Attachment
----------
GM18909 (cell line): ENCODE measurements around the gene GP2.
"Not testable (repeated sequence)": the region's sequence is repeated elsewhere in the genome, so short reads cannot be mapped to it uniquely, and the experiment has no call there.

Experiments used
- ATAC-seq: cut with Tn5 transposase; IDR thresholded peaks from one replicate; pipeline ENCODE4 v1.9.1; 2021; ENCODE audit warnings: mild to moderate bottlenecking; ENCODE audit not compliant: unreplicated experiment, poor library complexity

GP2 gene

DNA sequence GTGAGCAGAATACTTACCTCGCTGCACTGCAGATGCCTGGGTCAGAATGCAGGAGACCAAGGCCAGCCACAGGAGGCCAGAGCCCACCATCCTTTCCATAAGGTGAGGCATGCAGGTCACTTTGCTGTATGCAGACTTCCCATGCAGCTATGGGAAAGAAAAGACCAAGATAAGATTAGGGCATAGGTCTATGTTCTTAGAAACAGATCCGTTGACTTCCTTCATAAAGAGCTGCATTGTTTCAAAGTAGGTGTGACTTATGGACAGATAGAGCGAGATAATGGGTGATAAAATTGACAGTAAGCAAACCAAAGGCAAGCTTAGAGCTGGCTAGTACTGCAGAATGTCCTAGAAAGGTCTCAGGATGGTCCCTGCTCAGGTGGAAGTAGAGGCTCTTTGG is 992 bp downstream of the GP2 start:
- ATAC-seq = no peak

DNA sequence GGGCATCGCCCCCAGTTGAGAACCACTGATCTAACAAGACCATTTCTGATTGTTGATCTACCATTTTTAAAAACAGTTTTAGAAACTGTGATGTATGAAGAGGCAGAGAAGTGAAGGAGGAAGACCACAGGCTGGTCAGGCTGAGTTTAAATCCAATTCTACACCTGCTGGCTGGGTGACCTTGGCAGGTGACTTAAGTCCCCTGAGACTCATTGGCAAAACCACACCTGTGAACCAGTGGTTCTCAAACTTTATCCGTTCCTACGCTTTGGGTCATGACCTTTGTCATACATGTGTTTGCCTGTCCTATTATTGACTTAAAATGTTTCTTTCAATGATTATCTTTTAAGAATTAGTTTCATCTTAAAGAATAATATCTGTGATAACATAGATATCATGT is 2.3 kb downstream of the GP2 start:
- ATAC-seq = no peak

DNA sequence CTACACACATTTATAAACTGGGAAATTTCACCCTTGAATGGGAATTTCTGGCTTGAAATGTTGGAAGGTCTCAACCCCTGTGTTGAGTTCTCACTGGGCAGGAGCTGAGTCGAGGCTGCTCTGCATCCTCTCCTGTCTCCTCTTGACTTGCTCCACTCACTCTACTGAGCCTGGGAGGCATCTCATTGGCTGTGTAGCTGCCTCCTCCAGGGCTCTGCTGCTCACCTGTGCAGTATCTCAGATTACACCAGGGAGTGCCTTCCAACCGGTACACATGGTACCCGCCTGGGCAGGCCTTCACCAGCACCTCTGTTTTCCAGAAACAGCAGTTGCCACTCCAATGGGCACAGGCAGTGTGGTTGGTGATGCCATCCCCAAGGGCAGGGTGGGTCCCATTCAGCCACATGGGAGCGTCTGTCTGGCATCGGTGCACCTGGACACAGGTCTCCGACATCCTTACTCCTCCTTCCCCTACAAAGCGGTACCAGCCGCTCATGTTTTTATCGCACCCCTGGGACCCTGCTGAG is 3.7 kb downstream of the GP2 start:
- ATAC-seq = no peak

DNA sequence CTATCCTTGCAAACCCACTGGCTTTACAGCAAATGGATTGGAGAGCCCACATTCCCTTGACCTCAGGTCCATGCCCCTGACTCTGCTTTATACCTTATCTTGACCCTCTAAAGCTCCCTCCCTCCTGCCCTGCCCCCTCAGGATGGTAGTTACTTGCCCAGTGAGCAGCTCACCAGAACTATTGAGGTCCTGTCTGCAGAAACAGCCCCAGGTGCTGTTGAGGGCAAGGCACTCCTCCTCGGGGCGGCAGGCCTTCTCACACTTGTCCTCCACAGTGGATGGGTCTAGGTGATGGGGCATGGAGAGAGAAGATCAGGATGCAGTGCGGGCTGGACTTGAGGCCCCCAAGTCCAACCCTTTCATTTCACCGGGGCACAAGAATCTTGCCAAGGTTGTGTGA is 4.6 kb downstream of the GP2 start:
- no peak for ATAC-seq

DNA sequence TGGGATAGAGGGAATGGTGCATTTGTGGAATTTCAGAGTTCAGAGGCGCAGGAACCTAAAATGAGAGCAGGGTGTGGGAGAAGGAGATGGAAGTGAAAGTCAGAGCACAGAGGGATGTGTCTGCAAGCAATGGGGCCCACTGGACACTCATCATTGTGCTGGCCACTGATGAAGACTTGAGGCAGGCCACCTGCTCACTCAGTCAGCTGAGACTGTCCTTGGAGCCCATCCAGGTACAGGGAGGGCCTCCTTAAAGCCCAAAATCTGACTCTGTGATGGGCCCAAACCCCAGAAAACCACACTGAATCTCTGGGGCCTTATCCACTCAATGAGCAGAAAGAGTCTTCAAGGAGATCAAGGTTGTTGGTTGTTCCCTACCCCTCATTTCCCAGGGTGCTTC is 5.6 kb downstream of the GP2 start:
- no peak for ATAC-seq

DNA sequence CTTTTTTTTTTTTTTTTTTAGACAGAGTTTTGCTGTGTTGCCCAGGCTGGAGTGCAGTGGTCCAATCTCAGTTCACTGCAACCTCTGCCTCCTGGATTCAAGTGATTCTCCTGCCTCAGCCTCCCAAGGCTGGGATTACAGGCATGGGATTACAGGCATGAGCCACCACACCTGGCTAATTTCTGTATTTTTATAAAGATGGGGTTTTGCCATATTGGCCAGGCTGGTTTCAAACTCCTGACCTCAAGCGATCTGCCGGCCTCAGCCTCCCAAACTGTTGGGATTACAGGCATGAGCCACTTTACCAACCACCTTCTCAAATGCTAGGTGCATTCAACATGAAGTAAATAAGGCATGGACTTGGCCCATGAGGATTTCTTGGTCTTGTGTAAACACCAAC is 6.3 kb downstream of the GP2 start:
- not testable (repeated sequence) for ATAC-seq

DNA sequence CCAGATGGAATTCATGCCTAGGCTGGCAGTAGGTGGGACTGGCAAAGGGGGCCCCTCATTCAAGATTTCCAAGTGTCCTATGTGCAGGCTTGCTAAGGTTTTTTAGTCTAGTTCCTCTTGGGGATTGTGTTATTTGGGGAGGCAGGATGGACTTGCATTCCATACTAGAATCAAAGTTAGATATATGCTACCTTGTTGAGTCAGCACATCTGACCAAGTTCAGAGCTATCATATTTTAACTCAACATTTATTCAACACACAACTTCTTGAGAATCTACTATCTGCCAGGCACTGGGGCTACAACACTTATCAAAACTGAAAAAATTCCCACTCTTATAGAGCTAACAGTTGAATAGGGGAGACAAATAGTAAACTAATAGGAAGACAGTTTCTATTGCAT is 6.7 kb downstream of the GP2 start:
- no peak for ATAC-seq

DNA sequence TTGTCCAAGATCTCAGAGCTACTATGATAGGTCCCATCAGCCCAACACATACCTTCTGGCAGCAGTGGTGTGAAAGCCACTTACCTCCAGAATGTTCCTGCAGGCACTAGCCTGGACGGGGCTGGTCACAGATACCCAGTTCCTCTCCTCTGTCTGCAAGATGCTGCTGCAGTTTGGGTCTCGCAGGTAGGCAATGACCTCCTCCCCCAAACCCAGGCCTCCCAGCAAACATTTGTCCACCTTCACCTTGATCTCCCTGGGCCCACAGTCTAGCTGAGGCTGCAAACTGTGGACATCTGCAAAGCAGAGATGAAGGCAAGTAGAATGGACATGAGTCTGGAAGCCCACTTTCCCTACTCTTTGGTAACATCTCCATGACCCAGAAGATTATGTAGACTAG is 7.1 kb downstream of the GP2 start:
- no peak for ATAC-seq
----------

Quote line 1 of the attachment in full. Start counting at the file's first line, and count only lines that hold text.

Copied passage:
GM18909 (cell line): ENCODE measurements around the gene GP2.